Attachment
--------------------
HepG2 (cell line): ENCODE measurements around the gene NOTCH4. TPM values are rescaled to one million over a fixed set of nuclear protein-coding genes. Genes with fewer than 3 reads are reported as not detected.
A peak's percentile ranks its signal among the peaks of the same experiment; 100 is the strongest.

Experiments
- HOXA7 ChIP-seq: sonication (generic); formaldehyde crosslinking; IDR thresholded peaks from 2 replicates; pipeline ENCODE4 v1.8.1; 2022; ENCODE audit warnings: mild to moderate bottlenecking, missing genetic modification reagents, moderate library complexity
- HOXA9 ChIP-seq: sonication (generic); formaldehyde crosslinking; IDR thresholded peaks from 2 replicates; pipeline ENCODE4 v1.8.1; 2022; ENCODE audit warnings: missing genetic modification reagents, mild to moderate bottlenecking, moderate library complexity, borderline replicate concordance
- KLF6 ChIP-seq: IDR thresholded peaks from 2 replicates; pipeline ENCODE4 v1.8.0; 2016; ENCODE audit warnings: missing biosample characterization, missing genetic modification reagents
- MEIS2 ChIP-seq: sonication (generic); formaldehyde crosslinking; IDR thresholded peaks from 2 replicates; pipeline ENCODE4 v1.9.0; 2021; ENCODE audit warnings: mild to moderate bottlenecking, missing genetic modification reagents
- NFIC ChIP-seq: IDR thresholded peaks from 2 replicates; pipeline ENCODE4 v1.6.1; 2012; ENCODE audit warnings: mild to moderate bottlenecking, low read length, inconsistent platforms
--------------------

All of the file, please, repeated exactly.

HepG2 (cell line): ENCODE measurements around the gene NOTCH4. TPM values are rescaled to one million over a fixed set of nuclear protein-coding genes. Genes with fewer than 3 reads are reported as not detected.
A peak's percentile ranks its signal among the peaks of the same experiment; 100 is the strongest.

Experiments
- HOXA7 ChIP-seq: sonication (generic); formaldehyde crosslinking; IDR thresholded peaks from 2 replicates; pipeline ENCODE4 v1.8.1; 2022; ENCODE audit warnings: mild to moderate bottlenecking, missing genetic modification reagents, moderate library complexity
- HOXA9 ChIP-seq: sonication (generic); formaldehyde crosslinking; IDR thresholded peaks from 2 replicates; pipeline ENCODE4 v1.8.1; 2022; ENCODE audit warnings: missing genetic modification reagents, mild to moderate bottlenecking, moderate library complexity, borderline replicate concordance
- KLF6 ChIP-seq: IDR thresholded peaks from 2 replicates; pipeline ENCODE4 v1.8.0; 2016; ENCODE audit warnings: missing biosample characterization, missing genetic modification reagents
- MEIS2 ChIP-seq: sonication (generic); formaldehyde crosslinking; IDR thresholded peaks from 2 replicates; pipeline ENCODE4 v1.9.0; 2021; ENCODE audit warnings: mild to moderate bottlenecking, missing genetic modification reagents
- NFIC ChIP-seq: IDR thresholded peaks from 2 replicates; pipeline ENCODE4 v1.6.1; 2012; ENCODE audit warnings: mild to moderate bottlenecking, low read length, inconsistent platforms